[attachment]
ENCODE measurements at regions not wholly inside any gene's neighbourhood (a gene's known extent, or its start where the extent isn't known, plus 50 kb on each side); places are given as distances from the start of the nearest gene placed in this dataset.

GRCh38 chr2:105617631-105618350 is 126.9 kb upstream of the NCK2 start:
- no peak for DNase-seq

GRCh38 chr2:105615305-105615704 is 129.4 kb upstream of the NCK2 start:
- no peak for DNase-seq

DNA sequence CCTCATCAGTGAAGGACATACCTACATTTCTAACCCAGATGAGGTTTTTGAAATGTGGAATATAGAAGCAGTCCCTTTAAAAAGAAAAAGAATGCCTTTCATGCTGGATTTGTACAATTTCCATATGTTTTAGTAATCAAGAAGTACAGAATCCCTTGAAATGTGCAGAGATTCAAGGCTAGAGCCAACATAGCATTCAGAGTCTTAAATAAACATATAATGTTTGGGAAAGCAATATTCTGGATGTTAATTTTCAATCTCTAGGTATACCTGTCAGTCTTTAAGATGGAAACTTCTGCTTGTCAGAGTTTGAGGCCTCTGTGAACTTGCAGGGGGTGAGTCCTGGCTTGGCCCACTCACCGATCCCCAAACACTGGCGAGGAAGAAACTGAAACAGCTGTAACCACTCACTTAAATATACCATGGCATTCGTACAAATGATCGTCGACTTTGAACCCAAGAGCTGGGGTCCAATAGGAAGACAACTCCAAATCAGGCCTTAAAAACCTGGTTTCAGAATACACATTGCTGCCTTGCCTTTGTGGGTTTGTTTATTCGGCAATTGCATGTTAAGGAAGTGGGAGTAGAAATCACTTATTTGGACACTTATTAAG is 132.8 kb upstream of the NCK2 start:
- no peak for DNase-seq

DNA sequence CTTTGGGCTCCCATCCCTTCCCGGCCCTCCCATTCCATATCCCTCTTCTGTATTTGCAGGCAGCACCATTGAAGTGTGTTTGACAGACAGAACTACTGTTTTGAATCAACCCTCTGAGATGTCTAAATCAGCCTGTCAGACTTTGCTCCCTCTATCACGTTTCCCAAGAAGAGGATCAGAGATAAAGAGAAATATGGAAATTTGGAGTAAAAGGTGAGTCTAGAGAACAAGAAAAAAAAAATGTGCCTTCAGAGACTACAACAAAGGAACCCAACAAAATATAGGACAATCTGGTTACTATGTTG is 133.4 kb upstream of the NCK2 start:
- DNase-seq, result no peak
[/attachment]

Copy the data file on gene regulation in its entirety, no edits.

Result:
ENCODE measurements at regions not wholly inside any gene's neighbourhood (a gene's known extent, or its start where the extent isn't known, plus 50 kb on each side); places are given as distances from the start of the nearest gene placed in this dataset.

GRCh38 chr2:105617631-105618350 is 126.9 kb upstream of the NCK2 start:
- no peak for DNase-seq

GRCh38 chr2:105615305-105615704 is 129.4 kb upstream of the NCK2 start:
- no peak for DNase-seq

DNA sequence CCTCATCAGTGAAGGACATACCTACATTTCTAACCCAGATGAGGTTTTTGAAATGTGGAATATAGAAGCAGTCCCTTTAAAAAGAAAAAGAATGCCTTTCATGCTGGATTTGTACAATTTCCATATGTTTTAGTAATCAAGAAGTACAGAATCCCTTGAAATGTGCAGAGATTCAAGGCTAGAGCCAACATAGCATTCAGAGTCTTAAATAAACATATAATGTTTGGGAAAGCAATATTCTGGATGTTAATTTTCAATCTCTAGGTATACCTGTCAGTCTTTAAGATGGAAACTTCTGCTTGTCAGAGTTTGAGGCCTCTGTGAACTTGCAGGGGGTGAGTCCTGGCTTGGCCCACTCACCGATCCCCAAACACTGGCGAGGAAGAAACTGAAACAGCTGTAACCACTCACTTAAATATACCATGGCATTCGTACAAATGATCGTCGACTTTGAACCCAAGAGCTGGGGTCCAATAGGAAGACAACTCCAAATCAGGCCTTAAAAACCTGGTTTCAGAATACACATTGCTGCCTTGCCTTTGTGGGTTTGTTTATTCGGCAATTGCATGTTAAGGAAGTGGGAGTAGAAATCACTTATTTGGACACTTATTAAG is 132.8 kb upstream of the NCK2 start:
- no peak for DNase-seq

DNA sequence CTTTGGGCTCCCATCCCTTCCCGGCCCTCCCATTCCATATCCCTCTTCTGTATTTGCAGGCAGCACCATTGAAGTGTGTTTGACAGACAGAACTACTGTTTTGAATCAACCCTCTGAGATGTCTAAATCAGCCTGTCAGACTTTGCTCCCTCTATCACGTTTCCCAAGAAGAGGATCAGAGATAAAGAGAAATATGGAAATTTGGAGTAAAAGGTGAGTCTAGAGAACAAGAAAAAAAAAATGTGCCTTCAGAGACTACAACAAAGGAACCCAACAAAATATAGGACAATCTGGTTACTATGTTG is 133.4 kb upstream of the NCK2 start:
- DNase-seq, result no peak